The year of Scams

A very informative article....

The year 2010 has been an unusual year of scams and corruption. Despite having a clean Prime Minsiter, the nation was rocked, looted and plundered. From Raja to Kalmadi and Yeddyurappa to Ashok Chavan, the nation witnessed a saga of `official robbery' making the common man feel that every one is a thief.


The 47-year-old politician of the DMK, who represents the cool and lush-green hill town of Niligiris in Tamil Nadu in the Lok Sabha, has had a torrid year and could be crowned the Raja of Corruption of 2010.

He is accused of causing a loss of Rs 1.76 lakh crore to the exchequer in the allocation of 2G Spectrum, thumbing his nose at a helpless Prime Minister Manmohan Singh, ticking off the Law Ministry and asking Cabinet colleagues to keep off the Spectrum turf.

The UPA government had been protective about Raja for over 400 days considering the delicate equation that the Congress has with an unpredictable and pushy K Karunanidhi, the patriarch of DMK. The CBI, India's premier investigative agency, kept silent even as piles of incriminating documents poured out to public domain.

It needed a hard knock by the Supreme Court for the CBI to wake up and act. By then, almost 400 days had lapsed since the scam hit the headlines. That was enough and more time for Raja to tweak, alter, fudge or destroy evidence. Little wonder that the CBI did not find incriminating documents after the high profile raid of December 8, 2010.

But the question still remains: where has all the money gone? Raja may not have actually caused a loss of Rs 1.76 lakh crore. That was notional. But there is incriminating evidence to suggest that he made money - a huge pile of it. His wife and relatives had massive stakes in telecom companies.

The Congress-led UPA government has been opposing the constitution of a Joint Parliamentary Committee to look into the scam. Opposition members have stonewalled proceedings in both Houses for 19 days.

But why a JPC? The JPC will comprise Members of Parliament from across the political spectrum. Now with the Supreme Court calling for details of telecom licensing dating back to 2002 and probably beyond, the whole issue has taken a new turn. With almost all parties finding that their members have had some role or the other in the telecom pie, can the JPC be effective?

The best is to leave the probe to the CBI under the supervision of the Supreme Court. The CBI by itself is not trustworthy; hence the need for a supervisory role for the Supreme Court.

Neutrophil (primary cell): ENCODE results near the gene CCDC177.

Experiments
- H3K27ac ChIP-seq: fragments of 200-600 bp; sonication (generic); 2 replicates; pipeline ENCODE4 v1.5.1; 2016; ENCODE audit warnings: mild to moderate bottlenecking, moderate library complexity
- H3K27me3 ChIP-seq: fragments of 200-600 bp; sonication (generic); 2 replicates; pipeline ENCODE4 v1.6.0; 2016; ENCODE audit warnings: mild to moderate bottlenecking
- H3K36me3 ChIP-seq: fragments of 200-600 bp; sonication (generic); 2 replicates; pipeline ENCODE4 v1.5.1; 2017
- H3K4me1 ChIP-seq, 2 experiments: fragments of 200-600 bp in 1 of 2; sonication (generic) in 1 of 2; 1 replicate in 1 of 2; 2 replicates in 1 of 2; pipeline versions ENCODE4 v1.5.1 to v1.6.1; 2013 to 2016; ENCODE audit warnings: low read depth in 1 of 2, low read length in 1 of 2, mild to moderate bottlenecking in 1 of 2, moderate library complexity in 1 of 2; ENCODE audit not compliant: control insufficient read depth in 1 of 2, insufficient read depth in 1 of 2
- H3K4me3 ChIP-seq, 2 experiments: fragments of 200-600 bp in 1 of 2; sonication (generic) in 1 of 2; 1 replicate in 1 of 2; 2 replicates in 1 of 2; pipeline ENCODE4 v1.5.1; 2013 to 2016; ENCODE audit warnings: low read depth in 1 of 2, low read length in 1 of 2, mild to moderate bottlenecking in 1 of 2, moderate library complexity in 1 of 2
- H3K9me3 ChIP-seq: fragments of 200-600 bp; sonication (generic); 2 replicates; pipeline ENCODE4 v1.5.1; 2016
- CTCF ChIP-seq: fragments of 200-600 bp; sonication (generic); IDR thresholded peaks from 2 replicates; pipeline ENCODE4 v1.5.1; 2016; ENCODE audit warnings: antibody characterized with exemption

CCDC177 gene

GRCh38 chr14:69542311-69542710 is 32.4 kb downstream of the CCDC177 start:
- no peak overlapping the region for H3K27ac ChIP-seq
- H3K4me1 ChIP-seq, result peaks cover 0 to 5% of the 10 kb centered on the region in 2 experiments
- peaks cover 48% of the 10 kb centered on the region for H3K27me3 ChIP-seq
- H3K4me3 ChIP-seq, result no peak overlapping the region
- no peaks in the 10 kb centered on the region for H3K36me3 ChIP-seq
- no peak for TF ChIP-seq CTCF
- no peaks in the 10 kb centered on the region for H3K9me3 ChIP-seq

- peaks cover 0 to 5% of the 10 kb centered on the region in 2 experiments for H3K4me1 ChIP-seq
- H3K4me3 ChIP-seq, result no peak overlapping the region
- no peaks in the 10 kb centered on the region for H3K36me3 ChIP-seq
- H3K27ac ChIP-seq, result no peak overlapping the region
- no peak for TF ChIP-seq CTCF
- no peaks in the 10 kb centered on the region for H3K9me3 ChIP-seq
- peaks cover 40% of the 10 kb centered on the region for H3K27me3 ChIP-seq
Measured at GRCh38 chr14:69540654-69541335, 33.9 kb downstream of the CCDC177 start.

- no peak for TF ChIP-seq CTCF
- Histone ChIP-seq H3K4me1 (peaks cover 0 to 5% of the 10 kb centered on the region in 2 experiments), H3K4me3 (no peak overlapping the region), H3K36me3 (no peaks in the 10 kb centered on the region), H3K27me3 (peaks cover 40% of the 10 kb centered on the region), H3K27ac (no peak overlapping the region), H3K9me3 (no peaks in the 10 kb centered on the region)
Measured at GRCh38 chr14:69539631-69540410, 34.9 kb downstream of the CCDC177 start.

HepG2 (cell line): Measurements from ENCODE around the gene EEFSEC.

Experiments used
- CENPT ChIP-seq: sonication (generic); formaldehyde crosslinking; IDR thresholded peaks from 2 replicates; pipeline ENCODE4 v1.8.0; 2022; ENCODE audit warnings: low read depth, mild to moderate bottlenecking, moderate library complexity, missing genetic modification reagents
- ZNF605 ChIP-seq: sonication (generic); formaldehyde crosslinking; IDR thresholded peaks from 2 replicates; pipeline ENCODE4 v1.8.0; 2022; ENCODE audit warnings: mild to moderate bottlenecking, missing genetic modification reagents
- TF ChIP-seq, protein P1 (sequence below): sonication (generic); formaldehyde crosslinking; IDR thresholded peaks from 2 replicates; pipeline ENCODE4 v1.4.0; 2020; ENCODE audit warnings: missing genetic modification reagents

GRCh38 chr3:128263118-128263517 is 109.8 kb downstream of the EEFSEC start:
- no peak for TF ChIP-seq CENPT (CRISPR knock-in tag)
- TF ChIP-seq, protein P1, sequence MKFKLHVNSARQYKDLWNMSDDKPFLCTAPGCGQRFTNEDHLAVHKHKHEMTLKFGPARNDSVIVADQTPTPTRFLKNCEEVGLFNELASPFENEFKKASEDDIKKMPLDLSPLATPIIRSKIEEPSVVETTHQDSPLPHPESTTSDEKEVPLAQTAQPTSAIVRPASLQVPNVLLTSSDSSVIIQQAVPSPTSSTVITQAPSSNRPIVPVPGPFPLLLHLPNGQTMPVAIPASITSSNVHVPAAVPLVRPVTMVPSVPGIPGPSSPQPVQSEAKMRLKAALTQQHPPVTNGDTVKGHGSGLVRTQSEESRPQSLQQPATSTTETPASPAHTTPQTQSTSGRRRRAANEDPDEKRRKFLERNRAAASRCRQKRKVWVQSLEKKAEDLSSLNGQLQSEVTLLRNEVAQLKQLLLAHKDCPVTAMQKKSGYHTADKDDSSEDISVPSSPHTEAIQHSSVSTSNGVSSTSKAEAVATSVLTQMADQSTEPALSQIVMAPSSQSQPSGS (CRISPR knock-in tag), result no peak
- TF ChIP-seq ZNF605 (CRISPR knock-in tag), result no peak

SURESH KALMADI (Now known as CWG. S (S for Scam) KALMADI)

The 66-year-old Congress politician from Maharashtra's culturally rich city of Pune has had a chequered career in more than one way. He was an Indian Air Force officer and found that he could touch dizzier heights from the ground. He `flew' out of the IAF to open a fast food joint in Pune. It was here that the mercurial Sanjay Gandhi spotted him and roped him into politics. From a hanger-on, Kalmadi graduated to becoming the head of a `sports mafia' where he played poker with cronies, contractors and the corrupt.

His `crowning' moment came when he pitched for the Commonwealth Games. Some say that Kalmadi pitched for the Games because he saw the word `wealth' in between. And this is what he reportedly did; forgot the Games and made wealth. He caused a huge embarrassment of India and is alleged to have milked the exchequer to the tune of Rs 8000 crore.

Kalmadi caused a loss of Rs 5,000-8,000 crore through fraudulent means by alleged financial and administrative irregularities. And look how: In 2003, the Indian Olympic Association had pegged the costs of the games at Rs 16.2 billion. In 2010, it went up to Rs 115 billion. When other expenditures are added, the bill goes up to a whopping Rs 300 billion, making the 2010 Commonwealth Games by far the most expensive gaming event ever. All tax payers' money that went to corrupt contractors, relatives, cronies and, probably, politicians. And yet, he is an honourable man for the CBI.

And look at the irony - Kalmadi's misdeeds are being probed by the Central Vigilance Commission whose head, P J Thomas, is himself embroiled in a controversy.

Kalmadi is lucky in one way. He would have been on the centrestage of corruption, but Raja outwitted him. So the sports chief is planning his next move: hosting the Olympics!

Like in Raja's case, nobody knows where Kalmadi has hidden all the wealth. By the time the CBI knocks at his doors, all the money, papers and public memory would have vanished.